Thousands of clients have followed the advice Debt Support Trust gives, leading to plenty of positive responses from people who are now free of their debt burden.

“We get some lovely feedback,” Stuart said. “We get cards and have even had flowers and chocolates delivered. We get some lovely, heartfelt gifts that aren’t necessary, but wonderful.”

While thank-you gifts are always nice to receive, the nonprofit gauges its success on the number of clients who don’t come back.

“Our jobs can be weird,” Stuart said. “If you’re doing your job right, then you’ll probably never speak to that person ever again. We don’t want repeat customers.”

A Holistic Approach to Restarting Your Financial Life

UK citizens struggling with debt have many options for how to approach their situation. Numerous advice charities and management companies specialize in assessing financial health across the country. Debt Support Trust aims to set itself apart from the others with a welcoming atmosphere for each client.

Stuart Carmichael headshot

Stuart Carmichael, Chief Executive of Debt Support Trust.

“We like to pride ourselves on our holistic approach,” Stuart said. “We take a lot of time to walk people through their problems with a friendly voice.”

He said that approach resonates with clients who appreciate the chance to discuss sensitive topics with someone who is willing to listen.

“Sometimes we talk to people and they phone us back later to talk about something that’s not relevant to debt, but relevant to their lives,” he said. “That’s how we differentiate ourselves. We’re friendly and supportive.”

Debt Support Trust’s clients come from varying backgrounds. The charity has experience dealing with many forms of debt and understands that sometimes there are underlying issues clients need to address before they can tackle their debt.

Stuart recalled the case of a former client with a gambling problem. The man had ready access to credit and new money and continued to increase his gambling debt making a bad financial situation worse.

The nonprofit approached his addiction issues by suggesting he block gambling websites and cut off access to certain credit lines. In time, they created a debt management plan together that slowly helped pull the client out of the problem.

“If there’s an underlying problem like gambling that’s not being treated, then ultimately even the best repayment plan in the world won’t keep that debt from growing,” Stuart said. “We sometimes have to approach the hidden problem before we can attack the obvious one.”

Take the First Step to Freedom from Debt

If you’re dealing with debt, you’re not alone. A record number of UK citizens struggle every day with bills that cannot realistically be paid. Debt of any size must be approached in a way that eliminates the root cause of the problem and finds ways to avoid debt in the future.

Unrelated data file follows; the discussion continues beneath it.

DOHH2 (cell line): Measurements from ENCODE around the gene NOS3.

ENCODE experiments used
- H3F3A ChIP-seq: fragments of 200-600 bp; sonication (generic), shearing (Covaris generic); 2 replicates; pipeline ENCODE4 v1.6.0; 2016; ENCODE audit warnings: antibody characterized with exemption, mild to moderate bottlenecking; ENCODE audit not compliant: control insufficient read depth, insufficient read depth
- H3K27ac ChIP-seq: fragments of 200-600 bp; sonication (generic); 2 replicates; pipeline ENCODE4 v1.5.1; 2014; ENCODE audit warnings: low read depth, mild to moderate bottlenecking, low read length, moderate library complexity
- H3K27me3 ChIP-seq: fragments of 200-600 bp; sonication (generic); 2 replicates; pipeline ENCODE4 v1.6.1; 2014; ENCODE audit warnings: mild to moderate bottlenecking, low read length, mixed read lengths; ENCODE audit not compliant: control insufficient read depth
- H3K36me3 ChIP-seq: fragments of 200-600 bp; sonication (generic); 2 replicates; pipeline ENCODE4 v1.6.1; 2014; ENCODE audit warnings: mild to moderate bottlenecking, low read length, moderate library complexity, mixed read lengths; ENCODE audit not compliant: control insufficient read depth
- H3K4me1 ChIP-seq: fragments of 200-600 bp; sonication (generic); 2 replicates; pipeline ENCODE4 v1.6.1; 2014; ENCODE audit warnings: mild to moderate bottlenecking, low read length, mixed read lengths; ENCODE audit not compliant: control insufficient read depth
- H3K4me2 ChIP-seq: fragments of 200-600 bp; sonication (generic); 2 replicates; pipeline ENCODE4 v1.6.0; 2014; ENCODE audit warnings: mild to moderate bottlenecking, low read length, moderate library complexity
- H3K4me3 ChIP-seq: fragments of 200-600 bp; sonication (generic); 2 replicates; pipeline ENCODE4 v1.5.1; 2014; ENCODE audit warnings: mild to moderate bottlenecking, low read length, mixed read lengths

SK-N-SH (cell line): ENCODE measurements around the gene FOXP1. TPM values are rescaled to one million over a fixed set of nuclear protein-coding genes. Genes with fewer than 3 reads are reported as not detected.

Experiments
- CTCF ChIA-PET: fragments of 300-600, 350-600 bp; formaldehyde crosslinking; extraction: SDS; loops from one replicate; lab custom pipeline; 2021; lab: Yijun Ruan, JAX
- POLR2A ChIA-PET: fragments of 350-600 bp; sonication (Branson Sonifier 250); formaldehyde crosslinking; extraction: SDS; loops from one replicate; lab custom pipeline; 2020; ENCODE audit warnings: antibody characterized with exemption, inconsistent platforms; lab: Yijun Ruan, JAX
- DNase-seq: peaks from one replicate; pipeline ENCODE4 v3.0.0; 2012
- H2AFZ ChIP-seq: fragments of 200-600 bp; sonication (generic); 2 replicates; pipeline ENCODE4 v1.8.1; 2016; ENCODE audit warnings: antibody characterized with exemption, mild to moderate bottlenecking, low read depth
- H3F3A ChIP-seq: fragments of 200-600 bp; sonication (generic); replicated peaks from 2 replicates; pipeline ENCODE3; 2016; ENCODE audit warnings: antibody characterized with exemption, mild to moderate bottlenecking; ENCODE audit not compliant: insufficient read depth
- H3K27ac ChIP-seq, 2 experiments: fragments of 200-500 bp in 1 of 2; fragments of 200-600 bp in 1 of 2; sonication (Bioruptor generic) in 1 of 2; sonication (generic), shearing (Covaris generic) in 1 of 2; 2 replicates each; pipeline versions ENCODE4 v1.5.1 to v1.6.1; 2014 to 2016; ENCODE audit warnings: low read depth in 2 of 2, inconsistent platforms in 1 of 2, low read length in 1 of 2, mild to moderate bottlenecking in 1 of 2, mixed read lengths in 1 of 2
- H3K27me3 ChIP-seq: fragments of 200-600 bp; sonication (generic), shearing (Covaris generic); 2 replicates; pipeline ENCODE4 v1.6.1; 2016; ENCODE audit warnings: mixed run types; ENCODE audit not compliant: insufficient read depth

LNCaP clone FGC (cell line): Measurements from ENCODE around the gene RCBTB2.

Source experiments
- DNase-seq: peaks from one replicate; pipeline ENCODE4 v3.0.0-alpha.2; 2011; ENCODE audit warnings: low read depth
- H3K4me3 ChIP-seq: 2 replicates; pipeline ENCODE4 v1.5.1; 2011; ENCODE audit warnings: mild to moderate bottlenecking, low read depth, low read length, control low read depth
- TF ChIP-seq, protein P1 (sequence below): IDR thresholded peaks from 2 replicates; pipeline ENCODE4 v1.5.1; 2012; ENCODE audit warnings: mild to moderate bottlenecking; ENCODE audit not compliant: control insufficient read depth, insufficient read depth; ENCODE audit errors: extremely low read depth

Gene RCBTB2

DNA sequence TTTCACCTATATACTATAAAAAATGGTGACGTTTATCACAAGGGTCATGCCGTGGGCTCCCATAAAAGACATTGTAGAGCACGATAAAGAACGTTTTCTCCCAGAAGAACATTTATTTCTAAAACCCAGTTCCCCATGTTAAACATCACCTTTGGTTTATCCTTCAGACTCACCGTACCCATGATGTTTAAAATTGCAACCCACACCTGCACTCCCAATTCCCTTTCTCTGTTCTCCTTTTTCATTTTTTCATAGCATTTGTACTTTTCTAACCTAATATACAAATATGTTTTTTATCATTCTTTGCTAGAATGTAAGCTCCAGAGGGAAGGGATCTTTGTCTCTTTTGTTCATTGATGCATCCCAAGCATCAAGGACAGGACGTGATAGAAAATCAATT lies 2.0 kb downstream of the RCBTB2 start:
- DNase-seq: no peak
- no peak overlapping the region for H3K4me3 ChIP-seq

Debt Support Trust has thousands of success stories from clients who felt they were stuck in a never-ending financial spiral. With expert advice from the charity’s counselors, that spiral for many has come to a stop and life has returned to normal.

The agency’s holistic approach to debt management offers a friendly voice and ear to consumers who are just coming to grips with their problem and may be hesitant to talk about it. Stuart said the biggest hurdle most clients have is taking the first step. Once that happens, the process is often smoother than they had expected.

“A lot of people just say they’ll deal with it tomorrow and stick their head in the sand,” he said. “For the majority of people who never want to be in this situation, they just want to get it solved and get their lives back to normal. We try to help them get that done as quickly as possible.”

Advertiser Disclosure is a free online resource that offers valuable content and comparison services to users. To keep this resource 100% free for users, we receive advertising compensation from the financial products listed on this page. Along with key review factors, this compensation may impact how and where products appear on the page (including, for example, the order in which they appear). does not include listings for all financial products.

Our Editorial Review Policy

Our site is committed to publishing independent, accurate content guided by strict editorial guidelines. Before articles and reviews are published on our site, they undergo a thorough review process performed by a team of independent editors and subject-matter experts to ensure the content’s accuracy, timeliness, and impartiality. Our editorial team is separate and independent of our site’s advertisers, and the opinions they express on our site are their own. To read more about our team members and their editorial backgrounds, please visit our site’s About page.